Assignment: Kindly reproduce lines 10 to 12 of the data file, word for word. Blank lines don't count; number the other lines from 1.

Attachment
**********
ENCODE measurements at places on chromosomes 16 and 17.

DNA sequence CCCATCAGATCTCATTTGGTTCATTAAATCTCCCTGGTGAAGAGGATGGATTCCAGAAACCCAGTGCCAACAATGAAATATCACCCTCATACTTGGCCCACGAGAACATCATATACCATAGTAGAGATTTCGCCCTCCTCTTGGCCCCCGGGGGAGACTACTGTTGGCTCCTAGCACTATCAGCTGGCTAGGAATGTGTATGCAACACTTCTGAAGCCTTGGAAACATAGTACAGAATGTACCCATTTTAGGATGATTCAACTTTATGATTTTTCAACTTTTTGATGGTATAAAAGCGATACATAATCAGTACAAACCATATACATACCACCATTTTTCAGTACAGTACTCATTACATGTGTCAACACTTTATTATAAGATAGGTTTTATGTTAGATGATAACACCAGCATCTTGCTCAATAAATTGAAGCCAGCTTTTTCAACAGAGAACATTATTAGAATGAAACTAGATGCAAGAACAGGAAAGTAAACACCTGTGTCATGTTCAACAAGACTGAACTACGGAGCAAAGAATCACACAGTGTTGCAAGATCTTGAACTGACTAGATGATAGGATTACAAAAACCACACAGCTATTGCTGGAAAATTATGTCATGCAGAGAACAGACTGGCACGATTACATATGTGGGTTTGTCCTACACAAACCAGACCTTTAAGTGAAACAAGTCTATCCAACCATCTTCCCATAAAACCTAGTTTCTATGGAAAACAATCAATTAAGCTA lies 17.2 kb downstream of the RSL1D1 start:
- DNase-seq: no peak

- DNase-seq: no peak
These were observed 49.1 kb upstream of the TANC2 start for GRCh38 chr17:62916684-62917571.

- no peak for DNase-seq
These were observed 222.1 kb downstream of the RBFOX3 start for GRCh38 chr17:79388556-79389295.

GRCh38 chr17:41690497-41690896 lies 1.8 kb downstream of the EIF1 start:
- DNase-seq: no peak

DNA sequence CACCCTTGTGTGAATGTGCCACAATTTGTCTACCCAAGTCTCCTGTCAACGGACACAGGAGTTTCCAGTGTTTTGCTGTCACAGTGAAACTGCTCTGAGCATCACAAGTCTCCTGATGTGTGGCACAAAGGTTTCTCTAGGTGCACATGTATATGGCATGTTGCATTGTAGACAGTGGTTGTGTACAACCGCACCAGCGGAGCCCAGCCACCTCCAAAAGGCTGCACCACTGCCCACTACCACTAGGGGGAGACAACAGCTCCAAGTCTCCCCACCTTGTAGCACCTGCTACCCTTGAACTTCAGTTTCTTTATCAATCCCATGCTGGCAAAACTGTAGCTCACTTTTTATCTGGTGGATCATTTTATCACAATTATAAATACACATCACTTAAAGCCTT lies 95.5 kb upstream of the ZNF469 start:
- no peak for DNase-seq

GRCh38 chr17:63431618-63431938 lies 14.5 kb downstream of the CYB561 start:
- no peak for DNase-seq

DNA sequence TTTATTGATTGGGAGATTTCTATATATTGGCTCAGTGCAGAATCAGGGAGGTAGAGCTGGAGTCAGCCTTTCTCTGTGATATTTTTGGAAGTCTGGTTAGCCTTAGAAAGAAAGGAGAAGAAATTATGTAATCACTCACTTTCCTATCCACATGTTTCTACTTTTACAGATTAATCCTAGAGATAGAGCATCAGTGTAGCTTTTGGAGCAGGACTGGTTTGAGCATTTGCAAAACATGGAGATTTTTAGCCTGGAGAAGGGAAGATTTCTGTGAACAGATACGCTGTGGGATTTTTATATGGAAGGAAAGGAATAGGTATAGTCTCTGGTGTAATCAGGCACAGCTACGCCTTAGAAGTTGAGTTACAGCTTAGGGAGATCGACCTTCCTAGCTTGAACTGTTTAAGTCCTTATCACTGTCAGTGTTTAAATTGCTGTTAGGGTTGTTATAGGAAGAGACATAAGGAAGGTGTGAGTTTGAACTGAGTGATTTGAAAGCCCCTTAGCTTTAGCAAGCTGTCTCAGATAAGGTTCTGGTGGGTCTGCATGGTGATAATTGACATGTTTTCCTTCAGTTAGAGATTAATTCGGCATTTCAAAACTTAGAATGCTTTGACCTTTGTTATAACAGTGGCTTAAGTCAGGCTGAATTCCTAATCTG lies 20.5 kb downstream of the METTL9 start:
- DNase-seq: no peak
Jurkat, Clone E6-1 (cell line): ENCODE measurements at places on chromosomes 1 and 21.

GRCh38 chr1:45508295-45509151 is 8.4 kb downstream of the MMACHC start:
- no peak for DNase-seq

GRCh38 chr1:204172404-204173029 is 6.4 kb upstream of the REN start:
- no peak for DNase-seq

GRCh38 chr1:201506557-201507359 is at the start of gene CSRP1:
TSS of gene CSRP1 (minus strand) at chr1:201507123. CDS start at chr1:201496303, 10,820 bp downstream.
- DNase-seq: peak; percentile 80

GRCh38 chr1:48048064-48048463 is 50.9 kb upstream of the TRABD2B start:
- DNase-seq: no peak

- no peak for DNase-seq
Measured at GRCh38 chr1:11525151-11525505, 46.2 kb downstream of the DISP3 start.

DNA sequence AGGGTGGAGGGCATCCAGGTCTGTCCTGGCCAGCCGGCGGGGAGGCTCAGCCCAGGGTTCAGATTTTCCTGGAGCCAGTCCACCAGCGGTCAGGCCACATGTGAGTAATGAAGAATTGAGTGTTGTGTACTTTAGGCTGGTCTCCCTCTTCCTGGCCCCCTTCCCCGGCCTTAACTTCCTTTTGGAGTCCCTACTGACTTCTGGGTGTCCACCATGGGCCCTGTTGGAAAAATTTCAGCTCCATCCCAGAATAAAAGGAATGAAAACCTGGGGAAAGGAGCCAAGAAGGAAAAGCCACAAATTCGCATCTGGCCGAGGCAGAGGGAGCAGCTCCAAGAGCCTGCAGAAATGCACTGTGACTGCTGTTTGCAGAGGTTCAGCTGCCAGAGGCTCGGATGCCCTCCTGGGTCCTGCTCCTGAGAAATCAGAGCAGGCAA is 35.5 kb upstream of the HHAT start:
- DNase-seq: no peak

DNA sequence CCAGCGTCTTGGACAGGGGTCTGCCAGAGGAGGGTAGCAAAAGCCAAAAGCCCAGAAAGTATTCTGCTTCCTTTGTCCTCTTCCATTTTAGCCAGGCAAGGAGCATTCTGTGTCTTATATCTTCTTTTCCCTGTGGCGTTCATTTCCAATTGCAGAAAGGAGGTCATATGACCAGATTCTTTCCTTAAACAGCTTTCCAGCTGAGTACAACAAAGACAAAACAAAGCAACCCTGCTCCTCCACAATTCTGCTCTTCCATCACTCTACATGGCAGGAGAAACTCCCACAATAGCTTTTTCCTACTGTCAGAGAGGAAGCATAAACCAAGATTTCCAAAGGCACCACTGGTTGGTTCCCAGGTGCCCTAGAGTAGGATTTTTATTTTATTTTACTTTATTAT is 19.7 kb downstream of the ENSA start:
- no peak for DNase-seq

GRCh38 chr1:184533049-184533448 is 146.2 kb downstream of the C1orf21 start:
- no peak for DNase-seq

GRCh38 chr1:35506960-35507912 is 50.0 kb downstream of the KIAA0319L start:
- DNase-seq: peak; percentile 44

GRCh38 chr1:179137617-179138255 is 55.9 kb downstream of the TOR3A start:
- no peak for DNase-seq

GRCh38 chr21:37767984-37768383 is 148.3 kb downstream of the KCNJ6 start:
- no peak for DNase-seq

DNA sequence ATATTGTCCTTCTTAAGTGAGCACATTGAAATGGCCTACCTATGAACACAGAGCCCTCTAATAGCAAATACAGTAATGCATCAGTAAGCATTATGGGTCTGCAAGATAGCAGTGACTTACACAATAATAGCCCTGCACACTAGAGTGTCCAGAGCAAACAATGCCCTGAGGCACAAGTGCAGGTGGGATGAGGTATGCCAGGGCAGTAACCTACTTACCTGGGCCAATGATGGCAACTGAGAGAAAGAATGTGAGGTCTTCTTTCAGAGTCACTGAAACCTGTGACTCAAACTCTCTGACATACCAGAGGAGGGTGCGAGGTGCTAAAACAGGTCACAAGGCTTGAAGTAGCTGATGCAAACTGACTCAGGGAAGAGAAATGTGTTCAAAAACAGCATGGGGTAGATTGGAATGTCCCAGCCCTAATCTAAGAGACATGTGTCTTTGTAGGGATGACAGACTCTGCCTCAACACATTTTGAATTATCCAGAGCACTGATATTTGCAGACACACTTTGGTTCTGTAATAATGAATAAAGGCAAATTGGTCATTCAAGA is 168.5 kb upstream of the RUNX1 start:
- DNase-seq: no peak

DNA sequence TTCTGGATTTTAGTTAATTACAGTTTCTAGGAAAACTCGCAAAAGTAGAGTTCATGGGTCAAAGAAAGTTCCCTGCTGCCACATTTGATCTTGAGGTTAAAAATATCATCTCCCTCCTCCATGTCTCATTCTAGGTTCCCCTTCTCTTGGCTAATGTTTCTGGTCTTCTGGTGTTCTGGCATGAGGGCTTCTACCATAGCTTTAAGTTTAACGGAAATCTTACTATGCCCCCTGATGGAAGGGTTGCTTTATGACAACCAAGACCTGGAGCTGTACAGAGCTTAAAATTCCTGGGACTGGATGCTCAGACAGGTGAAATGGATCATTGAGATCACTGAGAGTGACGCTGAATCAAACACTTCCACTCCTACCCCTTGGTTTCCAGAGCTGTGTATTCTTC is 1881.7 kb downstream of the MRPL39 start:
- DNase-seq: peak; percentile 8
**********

DNA sequence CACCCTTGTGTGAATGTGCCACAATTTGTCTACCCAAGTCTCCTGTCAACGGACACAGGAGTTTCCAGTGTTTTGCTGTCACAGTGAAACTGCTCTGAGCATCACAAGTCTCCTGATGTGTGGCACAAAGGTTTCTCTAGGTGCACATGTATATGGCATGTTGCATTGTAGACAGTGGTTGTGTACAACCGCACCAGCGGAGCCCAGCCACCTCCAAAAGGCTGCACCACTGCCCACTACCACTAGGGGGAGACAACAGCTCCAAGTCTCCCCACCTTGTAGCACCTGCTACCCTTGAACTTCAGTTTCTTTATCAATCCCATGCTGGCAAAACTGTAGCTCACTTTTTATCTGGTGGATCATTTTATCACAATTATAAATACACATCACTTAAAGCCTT lies 95.5 kb upstream of the ZNF469 start:
- no peak for DNase-seq

GRCh38 chr17:63431618-63431938 lies 14.5 kb downstream of the CYB561 start: